I really have no idea what you mean by bubbles if I'm being honest.
It's essentially something that is overvalued so it is extremely successful in the short term but will eventually crash taking all those who invested in it down with them.
I don't see it. Value in a movie, or piece of art is not tangible. It's not a commodity. Studio's might pop, but the studio's that own the rights to the comic IP's would need to have a long string of failures in order for them to go bankrupt. And if they did, Comic films would play a very minor role in that.
E.T was just a really shitty video game. I don't see where there's a video game bubble. Nintendo and Sega were wildly successful after the Atari, and Sony/Microsoft taking their places in the 2000's...
It's not like having public investors sink money in to RIM while they stop being progressive. Or banks handing out 100 year mortgages so anyone can buy a house.
It's perhaps also worth noting that the disappointment of Green Lantern, both with critics and at the box office, hasn't stopped studios from continuing to invest in superhero movies. At best, it was a temporary setback for DC/Warner, but not a bubble-burster.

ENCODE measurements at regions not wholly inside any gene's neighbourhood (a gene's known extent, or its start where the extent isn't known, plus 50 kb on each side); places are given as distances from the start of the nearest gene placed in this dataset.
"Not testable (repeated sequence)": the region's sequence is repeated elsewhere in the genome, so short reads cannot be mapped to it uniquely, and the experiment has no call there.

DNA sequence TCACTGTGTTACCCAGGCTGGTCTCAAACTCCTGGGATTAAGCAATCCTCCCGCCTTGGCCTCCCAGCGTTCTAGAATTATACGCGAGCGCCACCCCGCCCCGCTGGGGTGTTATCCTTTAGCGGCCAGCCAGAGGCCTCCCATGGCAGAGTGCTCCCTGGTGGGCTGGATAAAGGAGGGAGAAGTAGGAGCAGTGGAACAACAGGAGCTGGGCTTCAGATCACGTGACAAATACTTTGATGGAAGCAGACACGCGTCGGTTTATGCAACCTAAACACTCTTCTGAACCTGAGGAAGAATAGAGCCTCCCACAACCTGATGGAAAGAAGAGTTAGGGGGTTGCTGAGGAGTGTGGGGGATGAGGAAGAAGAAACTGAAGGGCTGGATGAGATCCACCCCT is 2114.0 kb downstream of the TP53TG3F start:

I understand what you mean but bad example. Marvel Studios, before Disney bought them out, were going bankrupt but not due to a long string of failures but due to the exiting aging fan base and the lack of a replenishing fan base.
Another bad example as Sega left the hardware business in 2001.
I'm not even sure if we're disagreeing on the big picture. I'm not saying there's a bubble and I thought the comparison to westerns was apt. The only point I made is a couple legitimate failures for Marvel would bankrupt it because they invest a ton of resources in them. If there were a system-wide release of crappy comicbook movies to the point that everybody hated them, the comicbook movie strategy would fail.
But I have to disagree with the paragraph I quoted. The North American Video Game Crash was a big event for precisely the reasons I described (a whole bunch of shitty games flooded the market). It took about two years to recover, but it wasn't a sure thing. But for the Nintendo Entertainment System, things might look quite different.
Use your deductive reasoning dude...